What a shame that no one knows what happened to the ball!

  3. Clive says:

    Great work on a local lad. Thank you.

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  5. Clive says:

    Found this in the Lichfield Mercury, date 27 March 1925; FOOTBALLER HONOURED. Cecil Pointon, son of Mr Alec Pointon, of Chester Road, Brownhills, who plated with Tottenham Hotspur, has been selected by the Football Association as one of the players to go with the team to Australia. Pointon before signing for the above named Club, used to play with Brownhills Town FC.

  6. Clive says:

    plated should be played, the keys on this keyboard keep moving around!

  7. Pingback: Ninety years, a true Brownhills sportsman | BrownhillsBob's Brownhills Blog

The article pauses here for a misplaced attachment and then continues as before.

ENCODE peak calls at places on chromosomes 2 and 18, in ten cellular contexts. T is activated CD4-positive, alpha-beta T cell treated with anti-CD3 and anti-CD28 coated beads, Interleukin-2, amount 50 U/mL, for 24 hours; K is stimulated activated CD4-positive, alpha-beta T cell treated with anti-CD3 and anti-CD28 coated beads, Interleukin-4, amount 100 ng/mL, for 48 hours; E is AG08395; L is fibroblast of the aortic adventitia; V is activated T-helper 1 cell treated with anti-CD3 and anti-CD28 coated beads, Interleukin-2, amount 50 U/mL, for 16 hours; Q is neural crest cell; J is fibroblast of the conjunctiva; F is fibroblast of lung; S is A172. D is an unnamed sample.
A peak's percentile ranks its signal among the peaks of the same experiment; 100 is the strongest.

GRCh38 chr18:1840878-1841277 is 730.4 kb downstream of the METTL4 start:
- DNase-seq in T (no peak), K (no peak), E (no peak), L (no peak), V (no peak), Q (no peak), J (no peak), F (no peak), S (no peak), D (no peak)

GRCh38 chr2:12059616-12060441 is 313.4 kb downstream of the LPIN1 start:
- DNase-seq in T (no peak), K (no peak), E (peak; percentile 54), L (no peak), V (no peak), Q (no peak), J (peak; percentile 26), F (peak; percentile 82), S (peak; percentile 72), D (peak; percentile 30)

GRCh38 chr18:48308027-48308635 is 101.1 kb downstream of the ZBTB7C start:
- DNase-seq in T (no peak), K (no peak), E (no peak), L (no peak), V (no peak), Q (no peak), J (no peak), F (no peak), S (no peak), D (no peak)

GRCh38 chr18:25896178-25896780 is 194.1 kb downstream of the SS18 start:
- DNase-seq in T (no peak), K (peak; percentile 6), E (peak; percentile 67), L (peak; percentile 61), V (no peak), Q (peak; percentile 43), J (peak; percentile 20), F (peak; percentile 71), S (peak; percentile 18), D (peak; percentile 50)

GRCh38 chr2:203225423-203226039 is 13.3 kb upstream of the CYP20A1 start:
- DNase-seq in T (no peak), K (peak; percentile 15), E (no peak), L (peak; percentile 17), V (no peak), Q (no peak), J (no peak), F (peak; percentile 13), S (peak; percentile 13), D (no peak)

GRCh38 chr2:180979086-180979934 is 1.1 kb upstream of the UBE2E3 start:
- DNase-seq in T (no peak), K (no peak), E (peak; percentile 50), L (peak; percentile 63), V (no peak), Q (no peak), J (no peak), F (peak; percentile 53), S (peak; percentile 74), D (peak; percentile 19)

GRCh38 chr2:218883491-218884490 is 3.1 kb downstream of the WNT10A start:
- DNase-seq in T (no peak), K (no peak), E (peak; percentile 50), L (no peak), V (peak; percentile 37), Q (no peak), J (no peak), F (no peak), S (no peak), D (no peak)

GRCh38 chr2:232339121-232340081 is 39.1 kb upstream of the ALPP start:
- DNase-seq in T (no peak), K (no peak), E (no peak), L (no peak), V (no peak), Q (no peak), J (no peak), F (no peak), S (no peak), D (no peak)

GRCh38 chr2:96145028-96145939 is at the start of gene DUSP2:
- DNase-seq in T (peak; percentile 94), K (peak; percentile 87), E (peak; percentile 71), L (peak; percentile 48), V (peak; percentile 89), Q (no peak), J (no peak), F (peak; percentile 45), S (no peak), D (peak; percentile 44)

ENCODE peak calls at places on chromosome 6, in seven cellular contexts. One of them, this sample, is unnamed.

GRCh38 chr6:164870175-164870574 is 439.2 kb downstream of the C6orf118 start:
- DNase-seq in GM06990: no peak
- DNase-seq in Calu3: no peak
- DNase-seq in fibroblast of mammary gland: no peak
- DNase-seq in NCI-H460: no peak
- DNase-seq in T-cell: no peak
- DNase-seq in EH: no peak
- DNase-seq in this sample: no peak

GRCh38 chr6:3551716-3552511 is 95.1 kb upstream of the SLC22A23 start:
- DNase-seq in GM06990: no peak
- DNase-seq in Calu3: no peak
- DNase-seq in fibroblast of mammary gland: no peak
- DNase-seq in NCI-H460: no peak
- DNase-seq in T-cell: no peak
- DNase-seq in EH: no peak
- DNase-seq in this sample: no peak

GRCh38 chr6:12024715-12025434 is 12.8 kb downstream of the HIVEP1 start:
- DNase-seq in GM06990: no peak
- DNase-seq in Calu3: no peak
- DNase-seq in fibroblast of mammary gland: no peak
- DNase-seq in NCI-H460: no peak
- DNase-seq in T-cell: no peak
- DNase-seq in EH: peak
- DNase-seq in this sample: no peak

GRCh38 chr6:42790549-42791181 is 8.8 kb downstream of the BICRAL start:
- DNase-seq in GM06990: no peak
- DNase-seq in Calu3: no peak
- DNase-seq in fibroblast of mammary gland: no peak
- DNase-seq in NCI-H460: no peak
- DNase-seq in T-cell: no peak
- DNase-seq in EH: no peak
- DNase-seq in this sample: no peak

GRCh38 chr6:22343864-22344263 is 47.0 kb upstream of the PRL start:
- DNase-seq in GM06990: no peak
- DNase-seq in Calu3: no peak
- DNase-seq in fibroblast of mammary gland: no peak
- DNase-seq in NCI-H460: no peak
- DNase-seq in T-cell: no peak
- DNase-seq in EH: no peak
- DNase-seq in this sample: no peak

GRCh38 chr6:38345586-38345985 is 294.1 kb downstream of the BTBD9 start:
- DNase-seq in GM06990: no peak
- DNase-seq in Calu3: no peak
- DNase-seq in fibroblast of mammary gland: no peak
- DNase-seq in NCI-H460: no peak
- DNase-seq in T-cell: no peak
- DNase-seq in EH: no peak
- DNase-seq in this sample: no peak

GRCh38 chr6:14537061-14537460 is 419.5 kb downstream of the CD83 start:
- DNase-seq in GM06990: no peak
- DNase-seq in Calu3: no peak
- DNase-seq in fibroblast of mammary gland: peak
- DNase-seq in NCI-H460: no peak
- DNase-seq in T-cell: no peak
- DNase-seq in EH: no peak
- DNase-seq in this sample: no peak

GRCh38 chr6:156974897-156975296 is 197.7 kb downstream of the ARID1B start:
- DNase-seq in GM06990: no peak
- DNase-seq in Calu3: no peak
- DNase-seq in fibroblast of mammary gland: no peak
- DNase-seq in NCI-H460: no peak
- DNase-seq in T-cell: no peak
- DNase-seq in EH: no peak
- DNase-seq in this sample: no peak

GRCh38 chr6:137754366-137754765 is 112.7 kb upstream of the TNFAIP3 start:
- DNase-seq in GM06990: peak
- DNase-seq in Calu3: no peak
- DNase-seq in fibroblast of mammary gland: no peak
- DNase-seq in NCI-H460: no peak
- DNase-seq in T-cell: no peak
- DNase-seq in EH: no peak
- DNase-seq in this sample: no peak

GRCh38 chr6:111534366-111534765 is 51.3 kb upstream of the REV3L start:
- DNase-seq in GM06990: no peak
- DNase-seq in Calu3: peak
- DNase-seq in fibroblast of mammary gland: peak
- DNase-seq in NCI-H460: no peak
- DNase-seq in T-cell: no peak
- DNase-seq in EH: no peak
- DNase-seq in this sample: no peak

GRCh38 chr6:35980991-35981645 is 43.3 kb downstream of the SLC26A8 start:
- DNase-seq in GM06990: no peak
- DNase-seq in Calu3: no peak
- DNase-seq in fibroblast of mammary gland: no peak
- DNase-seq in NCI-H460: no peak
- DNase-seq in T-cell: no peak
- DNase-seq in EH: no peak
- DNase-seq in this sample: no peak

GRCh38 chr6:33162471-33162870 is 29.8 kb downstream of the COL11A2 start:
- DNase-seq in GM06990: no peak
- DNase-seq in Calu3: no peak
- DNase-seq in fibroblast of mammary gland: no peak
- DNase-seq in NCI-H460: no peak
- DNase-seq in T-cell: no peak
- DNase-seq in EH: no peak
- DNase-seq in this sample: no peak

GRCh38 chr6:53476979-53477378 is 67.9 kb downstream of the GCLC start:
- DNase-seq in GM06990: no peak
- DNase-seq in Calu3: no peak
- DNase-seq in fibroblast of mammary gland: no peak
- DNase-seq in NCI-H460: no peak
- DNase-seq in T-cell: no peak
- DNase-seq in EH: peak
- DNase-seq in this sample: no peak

8. Charles Poyser says:

    During the war i lived with Cecils brother Frank Poynton, at their shop at 21 High Street Brownhills. Frank I remebre was a miner and referee and his wife Ethel was the kindest woman I ever met. I also met Cecil when visiting White Hart Lane some time after the war. He was not very welcoming but did show us around the dressing rooms.

  9. jonahthemonaTrev Jones says:

    Hi, I just came across your article. My Grandad played with Cecil in the Ton Pentre Team and there is a great photograph of that team on Ton Pentre’s website. When I was a lad I my uncle played for Spurs, Cliff Jones and I recall going to St Andrews one Saturday and my grandad running off to meet the trainer who was wearing a white coat and dragging a big picnic style basket onto the sideline. I never found out until years later that the guy was Cecil Poynton and my grandad obviously wanted to reminisce with him and their playing days together back in Ton Pentre.